This neighborhood was mine first. I walked each block twice:
drunk, then sober. I lived every day with legs and headphones.
It had snowed the night I ran down Lorimer and swore I’d stop
at nothing. My love, he had died. What was I supposed to do?
I regret nothing. Sometimes I feel washed up as paper. You’re
three years away. But then I dance down Graham and
the trees are the color of champagne and I remember—
There are things I like about heartbreak, too, how it needs
a good soundtrack. The way I catch a man’s gaze on the L
and don’t look away first. Losing something is just revising it.
After this love there will be more love. My body rising from a nest
of sheets to pick up a stranger’s MetroCard. I regret nothing.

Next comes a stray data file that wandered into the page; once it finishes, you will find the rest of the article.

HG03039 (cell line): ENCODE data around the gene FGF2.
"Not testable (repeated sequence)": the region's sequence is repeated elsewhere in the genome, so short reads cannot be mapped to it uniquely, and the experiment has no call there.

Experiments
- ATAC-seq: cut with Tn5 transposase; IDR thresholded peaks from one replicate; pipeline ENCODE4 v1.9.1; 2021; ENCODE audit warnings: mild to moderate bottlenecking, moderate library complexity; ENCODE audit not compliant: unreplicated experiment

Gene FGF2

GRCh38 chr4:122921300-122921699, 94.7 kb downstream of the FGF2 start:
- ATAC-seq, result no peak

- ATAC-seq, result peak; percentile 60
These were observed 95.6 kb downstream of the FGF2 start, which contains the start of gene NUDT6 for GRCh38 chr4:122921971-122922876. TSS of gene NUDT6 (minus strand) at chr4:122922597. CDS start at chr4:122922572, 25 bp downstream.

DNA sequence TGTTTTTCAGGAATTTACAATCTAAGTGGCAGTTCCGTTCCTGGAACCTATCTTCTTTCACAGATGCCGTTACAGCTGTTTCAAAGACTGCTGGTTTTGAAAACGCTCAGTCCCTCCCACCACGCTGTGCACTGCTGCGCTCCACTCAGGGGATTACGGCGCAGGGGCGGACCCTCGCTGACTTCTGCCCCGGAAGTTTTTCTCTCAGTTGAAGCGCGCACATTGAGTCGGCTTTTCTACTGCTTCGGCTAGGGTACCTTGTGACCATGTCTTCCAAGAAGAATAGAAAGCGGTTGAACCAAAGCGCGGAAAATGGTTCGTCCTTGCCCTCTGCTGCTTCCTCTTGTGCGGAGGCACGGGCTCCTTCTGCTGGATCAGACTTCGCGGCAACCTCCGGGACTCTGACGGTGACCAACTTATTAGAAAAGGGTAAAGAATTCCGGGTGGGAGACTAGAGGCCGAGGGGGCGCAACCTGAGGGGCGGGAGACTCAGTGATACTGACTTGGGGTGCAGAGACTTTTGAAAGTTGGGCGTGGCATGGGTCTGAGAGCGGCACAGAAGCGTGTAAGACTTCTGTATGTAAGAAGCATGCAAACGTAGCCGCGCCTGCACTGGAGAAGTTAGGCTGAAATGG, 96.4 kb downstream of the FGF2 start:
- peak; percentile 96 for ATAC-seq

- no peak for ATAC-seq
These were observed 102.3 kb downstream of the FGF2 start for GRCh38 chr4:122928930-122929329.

Not the bar across the street from my apartment; I was still late.
Not the shared bathroom in Barcelona, not the red-eyes, not
the songs about black coats and Omaha. I lie about everything
but not this. You were every streetlamp that winter. You held
the crown of my head and for once I won’t show you what
I’ve made. I regret nothing. Your mother and your Maine.
Your wet hair in my lap after that first shower. The clinic
and how I cried for a week afterwards. How we never chose
the language we spoke. You wrote me a single poem and in it
you were the dog and I the fire. Remember the courthouse?
The anniversary song. Those goddamn Kmart towels. I loved them,
when did we throw them away? Tomorrow I’ll write down
everything we’ve done to each other and fill the bathtub
with water. I’ll burn each piece of paper down to silt.
And if it doesn’t work, I’ll do it again. And again and again and—
Copyright © 2021 by Hala Alyan. Originally published in Poem-a-Day on January 8, 2021, by the Academy of American Poets.